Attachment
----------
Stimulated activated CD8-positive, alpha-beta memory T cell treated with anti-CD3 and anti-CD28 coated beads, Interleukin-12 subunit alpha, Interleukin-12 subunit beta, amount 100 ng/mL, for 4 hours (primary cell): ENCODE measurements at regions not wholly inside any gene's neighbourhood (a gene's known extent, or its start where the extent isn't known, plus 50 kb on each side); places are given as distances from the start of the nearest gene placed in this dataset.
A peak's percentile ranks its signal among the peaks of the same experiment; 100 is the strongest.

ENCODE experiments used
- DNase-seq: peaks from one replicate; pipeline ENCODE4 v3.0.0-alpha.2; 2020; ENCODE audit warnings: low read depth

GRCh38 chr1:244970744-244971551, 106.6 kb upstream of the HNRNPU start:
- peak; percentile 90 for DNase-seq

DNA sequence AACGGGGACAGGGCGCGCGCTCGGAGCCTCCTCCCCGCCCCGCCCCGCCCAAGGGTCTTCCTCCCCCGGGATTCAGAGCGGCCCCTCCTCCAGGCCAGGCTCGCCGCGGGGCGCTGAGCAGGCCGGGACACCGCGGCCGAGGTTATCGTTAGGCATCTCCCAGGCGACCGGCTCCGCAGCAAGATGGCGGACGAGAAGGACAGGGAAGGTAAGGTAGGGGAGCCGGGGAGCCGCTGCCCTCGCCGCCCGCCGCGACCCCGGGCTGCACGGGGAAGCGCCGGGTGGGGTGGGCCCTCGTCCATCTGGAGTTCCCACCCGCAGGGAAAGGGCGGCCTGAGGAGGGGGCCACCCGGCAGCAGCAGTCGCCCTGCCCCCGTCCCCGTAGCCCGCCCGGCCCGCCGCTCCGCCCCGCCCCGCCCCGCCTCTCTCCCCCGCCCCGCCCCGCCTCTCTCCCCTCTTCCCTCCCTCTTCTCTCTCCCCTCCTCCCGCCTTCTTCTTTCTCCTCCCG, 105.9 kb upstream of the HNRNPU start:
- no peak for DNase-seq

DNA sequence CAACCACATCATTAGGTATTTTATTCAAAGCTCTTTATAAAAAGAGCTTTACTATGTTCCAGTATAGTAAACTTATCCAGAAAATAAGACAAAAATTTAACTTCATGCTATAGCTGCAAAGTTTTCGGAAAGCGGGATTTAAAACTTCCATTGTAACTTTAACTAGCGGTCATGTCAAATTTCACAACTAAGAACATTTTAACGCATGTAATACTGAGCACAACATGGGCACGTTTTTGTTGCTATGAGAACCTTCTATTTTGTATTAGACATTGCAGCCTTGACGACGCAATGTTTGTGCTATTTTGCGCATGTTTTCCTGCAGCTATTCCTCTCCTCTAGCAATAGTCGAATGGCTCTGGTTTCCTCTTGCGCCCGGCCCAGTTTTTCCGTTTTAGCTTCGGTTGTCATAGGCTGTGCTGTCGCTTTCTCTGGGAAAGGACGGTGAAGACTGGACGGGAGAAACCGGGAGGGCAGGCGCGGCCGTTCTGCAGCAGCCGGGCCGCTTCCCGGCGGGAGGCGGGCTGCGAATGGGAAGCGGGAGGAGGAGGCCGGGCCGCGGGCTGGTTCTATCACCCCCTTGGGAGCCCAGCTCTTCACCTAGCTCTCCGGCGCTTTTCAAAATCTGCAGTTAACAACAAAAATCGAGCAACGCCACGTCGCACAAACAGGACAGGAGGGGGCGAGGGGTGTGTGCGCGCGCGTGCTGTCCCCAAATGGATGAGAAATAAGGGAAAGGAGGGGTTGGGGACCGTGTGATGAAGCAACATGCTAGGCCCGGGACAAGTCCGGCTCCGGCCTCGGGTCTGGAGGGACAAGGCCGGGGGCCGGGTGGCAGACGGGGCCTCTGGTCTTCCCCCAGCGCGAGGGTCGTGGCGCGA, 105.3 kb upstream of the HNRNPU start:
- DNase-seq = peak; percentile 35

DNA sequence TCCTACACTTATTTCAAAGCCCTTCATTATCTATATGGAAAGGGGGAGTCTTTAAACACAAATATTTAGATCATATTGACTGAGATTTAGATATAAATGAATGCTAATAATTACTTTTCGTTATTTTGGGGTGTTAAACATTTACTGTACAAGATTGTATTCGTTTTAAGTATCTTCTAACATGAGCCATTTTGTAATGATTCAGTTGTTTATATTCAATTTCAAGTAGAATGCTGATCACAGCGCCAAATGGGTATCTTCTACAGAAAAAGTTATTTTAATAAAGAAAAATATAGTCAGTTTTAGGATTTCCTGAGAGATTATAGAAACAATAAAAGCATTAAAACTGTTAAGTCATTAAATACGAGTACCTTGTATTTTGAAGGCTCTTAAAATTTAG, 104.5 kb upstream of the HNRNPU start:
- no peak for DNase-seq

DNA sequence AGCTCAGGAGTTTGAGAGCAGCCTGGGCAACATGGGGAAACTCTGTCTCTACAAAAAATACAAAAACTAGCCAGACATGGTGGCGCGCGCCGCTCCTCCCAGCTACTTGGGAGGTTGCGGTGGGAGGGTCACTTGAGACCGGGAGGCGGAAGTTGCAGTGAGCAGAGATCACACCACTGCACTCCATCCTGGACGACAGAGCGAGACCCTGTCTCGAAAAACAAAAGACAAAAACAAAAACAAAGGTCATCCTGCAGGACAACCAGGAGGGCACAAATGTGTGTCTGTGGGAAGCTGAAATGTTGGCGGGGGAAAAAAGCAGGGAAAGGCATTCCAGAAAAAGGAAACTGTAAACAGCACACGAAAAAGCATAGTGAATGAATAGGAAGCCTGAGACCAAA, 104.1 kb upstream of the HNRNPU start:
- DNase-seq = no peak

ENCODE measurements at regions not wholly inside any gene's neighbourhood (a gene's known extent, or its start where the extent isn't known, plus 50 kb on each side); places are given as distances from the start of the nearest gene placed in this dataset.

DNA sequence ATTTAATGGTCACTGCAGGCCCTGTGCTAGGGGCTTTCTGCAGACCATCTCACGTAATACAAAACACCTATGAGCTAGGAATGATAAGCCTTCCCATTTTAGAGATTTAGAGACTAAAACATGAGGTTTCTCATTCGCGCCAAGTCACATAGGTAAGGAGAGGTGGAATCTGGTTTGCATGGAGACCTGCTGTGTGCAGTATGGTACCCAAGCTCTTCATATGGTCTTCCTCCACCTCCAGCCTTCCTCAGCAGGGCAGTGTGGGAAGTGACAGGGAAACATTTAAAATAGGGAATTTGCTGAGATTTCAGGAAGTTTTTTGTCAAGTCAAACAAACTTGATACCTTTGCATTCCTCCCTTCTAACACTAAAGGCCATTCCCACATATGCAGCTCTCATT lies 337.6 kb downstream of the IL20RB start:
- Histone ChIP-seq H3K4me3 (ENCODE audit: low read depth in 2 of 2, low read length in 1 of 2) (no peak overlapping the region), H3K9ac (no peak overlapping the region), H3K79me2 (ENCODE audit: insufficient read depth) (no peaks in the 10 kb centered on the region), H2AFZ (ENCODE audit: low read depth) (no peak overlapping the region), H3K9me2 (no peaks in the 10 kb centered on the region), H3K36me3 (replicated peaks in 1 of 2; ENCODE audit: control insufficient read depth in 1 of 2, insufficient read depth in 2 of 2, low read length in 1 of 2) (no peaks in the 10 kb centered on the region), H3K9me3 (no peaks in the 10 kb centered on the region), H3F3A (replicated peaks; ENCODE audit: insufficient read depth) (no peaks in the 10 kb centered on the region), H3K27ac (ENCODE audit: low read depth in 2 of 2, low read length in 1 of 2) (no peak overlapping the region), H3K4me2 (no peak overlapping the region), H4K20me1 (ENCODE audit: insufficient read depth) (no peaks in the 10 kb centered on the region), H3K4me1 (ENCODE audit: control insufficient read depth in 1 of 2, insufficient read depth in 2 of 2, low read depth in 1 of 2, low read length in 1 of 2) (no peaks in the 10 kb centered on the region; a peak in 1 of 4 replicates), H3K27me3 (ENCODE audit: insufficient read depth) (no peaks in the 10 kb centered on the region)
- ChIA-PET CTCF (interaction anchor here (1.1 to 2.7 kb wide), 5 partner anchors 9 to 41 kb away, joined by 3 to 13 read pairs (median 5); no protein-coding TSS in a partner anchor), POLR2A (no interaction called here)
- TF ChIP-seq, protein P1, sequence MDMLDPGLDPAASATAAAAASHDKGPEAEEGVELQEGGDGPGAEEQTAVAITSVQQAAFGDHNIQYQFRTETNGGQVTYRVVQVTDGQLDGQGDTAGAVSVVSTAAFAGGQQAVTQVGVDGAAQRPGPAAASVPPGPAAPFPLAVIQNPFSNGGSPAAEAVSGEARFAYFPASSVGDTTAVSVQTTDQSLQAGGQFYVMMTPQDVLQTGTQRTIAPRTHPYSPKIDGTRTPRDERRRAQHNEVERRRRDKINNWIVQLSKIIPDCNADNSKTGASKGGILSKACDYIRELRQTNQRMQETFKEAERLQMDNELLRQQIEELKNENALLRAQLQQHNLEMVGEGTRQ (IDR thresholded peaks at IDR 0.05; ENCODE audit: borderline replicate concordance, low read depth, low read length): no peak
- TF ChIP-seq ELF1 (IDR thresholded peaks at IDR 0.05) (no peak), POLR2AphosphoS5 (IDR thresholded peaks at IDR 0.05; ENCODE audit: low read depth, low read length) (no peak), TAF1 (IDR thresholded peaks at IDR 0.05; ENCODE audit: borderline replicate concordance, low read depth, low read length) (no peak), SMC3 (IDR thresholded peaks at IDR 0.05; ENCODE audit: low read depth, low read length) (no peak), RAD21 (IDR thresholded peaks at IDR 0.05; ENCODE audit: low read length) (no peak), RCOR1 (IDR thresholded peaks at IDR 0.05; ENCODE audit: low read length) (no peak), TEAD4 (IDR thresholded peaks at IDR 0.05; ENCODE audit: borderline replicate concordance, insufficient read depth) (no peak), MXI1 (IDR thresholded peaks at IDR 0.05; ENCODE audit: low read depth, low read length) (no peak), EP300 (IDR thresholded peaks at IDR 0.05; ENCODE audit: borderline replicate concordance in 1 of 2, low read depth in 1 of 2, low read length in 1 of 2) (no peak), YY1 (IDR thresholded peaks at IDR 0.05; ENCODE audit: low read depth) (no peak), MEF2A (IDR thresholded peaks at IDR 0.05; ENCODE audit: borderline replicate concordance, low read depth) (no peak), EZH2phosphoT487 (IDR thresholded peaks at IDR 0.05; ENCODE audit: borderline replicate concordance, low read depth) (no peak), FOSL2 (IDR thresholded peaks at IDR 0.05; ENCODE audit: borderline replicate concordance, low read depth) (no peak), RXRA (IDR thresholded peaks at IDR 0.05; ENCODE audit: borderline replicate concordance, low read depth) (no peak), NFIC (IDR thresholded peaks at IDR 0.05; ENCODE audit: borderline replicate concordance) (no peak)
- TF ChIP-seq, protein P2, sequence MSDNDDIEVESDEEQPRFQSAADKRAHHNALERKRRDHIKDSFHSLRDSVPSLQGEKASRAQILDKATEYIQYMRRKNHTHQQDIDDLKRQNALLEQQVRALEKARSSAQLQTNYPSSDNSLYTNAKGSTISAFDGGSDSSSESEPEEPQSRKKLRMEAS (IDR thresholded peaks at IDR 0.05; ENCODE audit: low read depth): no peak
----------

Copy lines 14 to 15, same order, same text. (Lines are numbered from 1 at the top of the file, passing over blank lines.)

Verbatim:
- DNase-seq = no peak

ENCODE measurements at regions not wholly inside any gene's neighbourhood (a gene's known extent, or its start where the extent isn't known, plus 50 kb on each side); places are given as distances from the start of the nearest gene placed in this dataset.